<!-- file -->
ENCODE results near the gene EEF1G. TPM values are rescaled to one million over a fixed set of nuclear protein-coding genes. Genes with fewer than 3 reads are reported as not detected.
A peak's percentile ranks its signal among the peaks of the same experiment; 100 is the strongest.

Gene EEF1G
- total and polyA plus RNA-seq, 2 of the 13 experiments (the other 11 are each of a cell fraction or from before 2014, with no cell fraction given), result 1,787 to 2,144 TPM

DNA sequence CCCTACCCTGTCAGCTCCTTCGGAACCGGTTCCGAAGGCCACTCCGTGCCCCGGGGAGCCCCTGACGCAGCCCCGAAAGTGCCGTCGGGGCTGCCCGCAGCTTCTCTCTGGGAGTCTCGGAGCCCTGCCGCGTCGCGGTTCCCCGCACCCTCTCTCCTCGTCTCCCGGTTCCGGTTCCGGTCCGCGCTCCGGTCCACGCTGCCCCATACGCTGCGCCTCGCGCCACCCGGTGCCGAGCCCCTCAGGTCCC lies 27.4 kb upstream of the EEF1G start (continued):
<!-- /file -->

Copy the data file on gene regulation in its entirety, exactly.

ENCODE results near the gene EEF1G. TPM values are rescaled to one million over a fixed set of nuclear protein-coding genes. Genes with fewer than 3 reads are reported as not detected.
A peak's percentile ranks its signal among the peaks of the same experiment; 100 is the strongest.

Gene EEF1G
- total and polyA plus RNA-seq, 2 of the 13 experiments (the other 11 are each of a cell fraction or from before 2014, with no cell fraction given), result 1,787 to 2,144 TPM

DNA sequence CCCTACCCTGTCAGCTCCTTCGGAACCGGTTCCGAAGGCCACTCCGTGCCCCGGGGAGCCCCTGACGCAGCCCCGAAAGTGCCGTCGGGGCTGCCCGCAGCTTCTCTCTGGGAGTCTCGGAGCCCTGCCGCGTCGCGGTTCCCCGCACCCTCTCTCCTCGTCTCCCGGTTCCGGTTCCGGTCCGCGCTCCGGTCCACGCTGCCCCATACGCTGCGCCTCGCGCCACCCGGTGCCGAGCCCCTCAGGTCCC lies 27.4 kb upstream of the EEF1G start (continued):